Hysterical Progressives Beclown Themselves by Using Their Favorite TV Series To Smear Amy Coney Barrett

In this July 25, 2018 photo, women in favor of a measure to expand legal abortions, wearing red cloaks and white bonnets like the characters from the novel-turned-TV series "The Handmaid's Tale", march in silence to Congress, in Buenos Aires, Argentina. Once they reached Congress, one of them read a letter by "Handmaid's Tale" author Margaret Atwood, who supports the effort led by Argentine feminist groups. (AP Photo/Natacha Pisarenko)
Demonstrators protesting against Supreme Court nominee Brett Kavanaugh, wear costumes from the show “The Handmaid’s Tale,” during his confirmation hearing with the Senate Judiciary Committee on Capitol Hill, Tuesday, Sept. 4, 2018, in Washington. (AP Photo/Jacquelyn Martin)

 

They just can’t help themselves, can they? It seems that whenever President Trump makes a move, progressives set out to make themselves look as foolish as possible, and the nomination of Judge Amy Coney Barrett to the Supreme Court is no different. 

After the President announced his selection, high-profile leftists pounced, using every single attack they could think of. They even resorted to using one of their most cherished television series to smear the Supreme Court nominee. 

References to The Handmaid’s Tale, a TV series based on the book written by Margaret Atwood, began appearing on social media in relation to Barrett’s nomination. Some left-leaning publications even tried to convince their readers that a religious group to which the judge belonged was the inspiration for the dystopian novel, which depicts an American society ruled by theological tyrants who force women into subservience. 

Failed California politician Katie Hill, who represented the state’s 25th district until her bizarre affair with a staffer led to her downfall, slammed Barrett for her religious beliefs. She wrote:

“Trump’s top Supreme Court pick comes from a religion that is straight out of the Handmaid’s Tale…because of course she f*cking does. 

Fight for your uteruses, ladies, or pick the male you want to sign your rights over to.”

MSNBC Anchor Joy Reid also chimed in. “Turns out Republicans DO have a platform: The Handmaid’s Tale. #UnderHisEye #BlessedBeTheFruit,” she tweeted.

Far-left progressive magazine posted a link to a story in which it repeated the now-debunked claim that Barrett’s religious group was the inspiration for Atwood’s novel.  “Amy Coney Barrett is a member of People of Praise, a charismatic covenant community in South Bend, Indiana known for the submissive role played by women, some of whom were called “handmaids”—at least until the Handmaid’s Tale aired in 2017,” they lied. 

Writer Jill Filipovic posted a tweet in which she admitted that the link between Barrett and “The Handmaid’s Tale” was a deception, but still attempted to draw comparisons between the two. “No, the far-right organization Amy Coney Barrett is a part of didn’t inspire The Handmaid’s Tale, but they still literally did call women ‘handmaids’ while men were ‘heads,’ and they teach that a man is the head of the family, while the wife submits to his authority,” she wrote.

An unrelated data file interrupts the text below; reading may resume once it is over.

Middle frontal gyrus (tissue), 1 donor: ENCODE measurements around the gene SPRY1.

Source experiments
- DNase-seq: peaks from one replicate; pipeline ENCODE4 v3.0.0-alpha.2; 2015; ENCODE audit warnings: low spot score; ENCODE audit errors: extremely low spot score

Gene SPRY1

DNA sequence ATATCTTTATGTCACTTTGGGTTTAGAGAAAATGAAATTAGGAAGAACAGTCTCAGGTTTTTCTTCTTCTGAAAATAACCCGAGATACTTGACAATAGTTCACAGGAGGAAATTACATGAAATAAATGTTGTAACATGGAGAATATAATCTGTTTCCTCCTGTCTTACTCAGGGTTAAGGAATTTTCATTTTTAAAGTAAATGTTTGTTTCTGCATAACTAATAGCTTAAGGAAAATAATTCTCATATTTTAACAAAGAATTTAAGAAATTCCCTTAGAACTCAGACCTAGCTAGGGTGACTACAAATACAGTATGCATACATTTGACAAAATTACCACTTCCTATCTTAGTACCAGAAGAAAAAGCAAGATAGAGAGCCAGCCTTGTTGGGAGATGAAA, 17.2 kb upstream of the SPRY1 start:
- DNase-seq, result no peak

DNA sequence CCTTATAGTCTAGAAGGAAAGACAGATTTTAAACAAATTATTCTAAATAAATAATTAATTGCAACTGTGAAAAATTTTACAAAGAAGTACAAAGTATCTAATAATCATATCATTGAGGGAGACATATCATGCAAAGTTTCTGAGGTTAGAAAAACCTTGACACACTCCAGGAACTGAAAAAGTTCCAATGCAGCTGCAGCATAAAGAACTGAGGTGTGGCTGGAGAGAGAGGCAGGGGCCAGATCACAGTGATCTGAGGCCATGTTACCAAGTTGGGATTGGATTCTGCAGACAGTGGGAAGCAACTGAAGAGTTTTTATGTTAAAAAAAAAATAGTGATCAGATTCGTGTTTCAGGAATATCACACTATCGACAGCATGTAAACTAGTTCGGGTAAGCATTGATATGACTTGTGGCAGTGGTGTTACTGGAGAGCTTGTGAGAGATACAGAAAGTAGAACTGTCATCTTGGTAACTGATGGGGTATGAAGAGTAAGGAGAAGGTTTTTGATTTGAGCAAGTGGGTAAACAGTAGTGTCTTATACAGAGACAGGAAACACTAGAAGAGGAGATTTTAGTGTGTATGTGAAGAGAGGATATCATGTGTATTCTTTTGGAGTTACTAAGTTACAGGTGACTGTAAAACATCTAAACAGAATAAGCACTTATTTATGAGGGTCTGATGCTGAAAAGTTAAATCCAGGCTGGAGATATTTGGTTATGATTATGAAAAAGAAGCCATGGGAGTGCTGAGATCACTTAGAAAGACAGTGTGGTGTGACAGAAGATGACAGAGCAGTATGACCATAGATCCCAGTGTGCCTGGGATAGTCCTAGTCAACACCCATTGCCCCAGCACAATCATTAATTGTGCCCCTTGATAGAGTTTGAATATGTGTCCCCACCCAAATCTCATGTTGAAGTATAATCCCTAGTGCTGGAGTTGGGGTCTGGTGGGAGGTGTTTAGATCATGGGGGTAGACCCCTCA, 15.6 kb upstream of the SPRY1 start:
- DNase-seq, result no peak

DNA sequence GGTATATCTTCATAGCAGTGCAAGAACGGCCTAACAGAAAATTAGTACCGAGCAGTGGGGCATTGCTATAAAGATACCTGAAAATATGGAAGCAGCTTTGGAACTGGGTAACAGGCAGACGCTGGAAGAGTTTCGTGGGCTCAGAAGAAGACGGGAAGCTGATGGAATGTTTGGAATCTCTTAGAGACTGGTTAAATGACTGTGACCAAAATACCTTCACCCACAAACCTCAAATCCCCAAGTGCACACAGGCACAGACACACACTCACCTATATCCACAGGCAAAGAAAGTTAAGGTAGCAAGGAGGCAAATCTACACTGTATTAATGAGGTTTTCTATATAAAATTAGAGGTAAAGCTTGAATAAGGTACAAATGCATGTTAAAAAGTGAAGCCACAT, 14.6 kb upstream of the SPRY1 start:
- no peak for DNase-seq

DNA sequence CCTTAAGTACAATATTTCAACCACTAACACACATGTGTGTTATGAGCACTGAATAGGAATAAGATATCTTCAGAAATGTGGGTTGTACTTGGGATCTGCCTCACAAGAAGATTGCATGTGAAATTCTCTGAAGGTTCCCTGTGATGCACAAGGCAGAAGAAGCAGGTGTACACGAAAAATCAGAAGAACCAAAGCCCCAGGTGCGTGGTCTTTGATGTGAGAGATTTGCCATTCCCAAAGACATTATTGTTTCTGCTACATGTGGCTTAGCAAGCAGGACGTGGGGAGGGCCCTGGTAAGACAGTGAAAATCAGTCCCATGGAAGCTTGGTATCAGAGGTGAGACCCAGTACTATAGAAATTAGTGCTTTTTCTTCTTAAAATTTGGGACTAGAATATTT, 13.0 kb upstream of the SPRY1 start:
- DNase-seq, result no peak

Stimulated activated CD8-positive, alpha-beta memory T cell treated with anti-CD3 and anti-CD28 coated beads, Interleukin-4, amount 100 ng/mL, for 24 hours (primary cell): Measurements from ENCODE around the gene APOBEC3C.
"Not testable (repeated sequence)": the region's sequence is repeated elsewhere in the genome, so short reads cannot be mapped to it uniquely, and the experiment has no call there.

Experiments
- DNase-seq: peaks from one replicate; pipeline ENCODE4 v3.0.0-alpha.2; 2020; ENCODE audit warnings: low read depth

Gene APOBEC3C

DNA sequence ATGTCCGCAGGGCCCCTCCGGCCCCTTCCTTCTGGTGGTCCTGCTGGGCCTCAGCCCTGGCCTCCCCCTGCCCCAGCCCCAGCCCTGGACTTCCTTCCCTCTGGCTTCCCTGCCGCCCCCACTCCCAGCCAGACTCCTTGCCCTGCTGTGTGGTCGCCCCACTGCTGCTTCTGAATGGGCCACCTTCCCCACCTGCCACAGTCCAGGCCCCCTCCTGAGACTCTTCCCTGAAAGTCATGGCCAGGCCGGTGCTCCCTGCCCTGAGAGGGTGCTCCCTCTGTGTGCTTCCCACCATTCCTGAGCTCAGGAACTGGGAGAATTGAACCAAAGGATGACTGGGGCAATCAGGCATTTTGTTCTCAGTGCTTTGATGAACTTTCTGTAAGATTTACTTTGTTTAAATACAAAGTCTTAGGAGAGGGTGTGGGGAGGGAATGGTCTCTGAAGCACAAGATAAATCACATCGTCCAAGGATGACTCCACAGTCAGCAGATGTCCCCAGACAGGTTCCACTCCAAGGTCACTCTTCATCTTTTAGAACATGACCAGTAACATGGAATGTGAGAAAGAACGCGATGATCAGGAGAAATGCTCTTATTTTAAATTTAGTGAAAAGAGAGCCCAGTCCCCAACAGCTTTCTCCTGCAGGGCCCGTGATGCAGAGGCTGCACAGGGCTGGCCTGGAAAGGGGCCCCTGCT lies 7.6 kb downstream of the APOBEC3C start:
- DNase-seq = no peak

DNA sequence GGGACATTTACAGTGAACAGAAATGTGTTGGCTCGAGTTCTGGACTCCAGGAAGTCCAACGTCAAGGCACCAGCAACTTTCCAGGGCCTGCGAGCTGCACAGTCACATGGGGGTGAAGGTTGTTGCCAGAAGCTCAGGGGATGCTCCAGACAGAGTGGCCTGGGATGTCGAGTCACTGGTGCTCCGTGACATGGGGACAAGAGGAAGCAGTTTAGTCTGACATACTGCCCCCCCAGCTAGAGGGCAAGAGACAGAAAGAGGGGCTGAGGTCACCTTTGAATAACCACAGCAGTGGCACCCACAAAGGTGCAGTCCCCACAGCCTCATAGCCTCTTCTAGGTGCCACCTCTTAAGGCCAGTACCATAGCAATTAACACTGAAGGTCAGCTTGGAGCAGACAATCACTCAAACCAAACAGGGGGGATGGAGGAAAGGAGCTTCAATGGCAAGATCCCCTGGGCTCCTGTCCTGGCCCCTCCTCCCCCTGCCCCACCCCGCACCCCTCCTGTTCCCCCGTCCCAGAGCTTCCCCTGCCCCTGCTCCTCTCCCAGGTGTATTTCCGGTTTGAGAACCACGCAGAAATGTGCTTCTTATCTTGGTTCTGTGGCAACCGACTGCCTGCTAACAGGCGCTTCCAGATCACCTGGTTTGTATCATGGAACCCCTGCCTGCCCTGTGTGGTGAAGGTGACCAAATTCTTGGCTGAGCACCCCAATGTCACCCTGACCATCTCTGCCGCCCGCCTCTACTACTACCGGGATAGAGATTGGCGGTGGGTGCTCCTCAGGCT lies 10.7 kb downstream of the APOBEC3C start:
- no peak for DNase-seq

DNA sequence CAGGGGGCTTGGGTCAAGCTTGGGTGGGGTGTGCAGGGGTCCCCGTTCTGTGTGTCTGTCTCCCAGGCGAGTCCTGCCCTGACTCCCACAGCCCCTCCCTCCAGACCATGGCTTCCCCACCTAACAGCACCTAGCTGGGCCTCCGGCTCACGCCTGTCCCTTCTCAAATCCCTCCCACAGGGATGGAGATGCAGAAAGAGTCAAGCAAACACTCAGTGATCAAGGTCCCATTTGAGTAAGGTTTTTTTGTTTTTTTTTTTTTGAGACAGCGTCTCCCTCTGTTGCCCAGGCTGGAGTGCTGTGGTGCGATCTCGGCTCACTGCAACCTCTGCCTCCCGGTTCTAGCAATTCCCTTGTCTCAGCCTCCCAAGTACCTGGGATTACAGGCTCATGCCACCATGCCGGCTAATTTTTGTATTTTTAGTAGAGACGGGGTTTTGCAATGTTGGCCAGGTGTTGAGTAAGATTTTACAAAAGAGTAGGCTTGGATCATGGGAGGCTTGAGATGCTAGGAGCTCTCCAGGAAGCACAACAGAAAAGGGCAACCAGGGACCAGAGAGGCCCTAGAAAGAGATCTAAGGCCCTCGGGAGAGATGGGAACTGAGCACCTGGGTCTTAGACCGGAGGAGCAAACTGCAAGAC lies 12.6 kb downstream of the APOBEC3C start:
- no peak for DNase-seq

The delirium over the matter became so utterly preposterous that even Vox, a far-left progressive website, had to set the record straight. They wrote:

“Barrett is also part of a small Catholic group known as People of Praise, and that’s where her religious affiliations get especially touchy. Some liberals argue Barrett’s membership in this group, which teaches that husbands are the heads of families and have authority over their wives, signals that she will hand down religiously motivated conservative opinions if confirmed to the Supreme Court, particularly when it comes to women’s reproductive freedom and the rights of the queer community.”

The author of the piece then addresses the notion that People of Praise was the basis of “The Handmaid’s Tale.” She explained, “To be absolutely clear: People of Praise is not an inspiration for The Handmaid’s Tale, and the group does not practice sexual slavery or any of the other dystopian practices Atwood wrote about in her novel.”

So, why are progressives pretending that Barrett’s eventual appointment to the Supreme Court will somehow lead to the type of authoritarian theocracy that the novel depicts? To put it simply, it’s because they don’t have any better options. Through the Handmaid’s Tale comparison, they hope to paint the soon-to-be justice as someone whose legal decisions will be dictated by her religious beliefs. 

Progressives wish to paint a picture of a vicious bigot motivated by an extreme faith that seeks to oppress women and members of the LGBTQ community. They used a similar line of attack in 2017 when she was believed to be one of the frontrunners to replace Justice Antonin Scalia. However, since they could not find any examples of religiously-motivated rulings during her career as a judge, they decided to concoct The Handmaid’s Tale narrative. 

While the left’s conduct in this regard might be irritating to some, conservatives should be able to see a clear silver lining to the media circus that is sure to begin on October 12, when the hearings are scheduled to start. The bottom line is that if this is the most damaging attack progressives have, then Republicans have nothing to fear when it comes to confirming Barrett. Besides, won’t it be funny to see them protesting in their Handmaid’s Tale costumes outside the building? 

 

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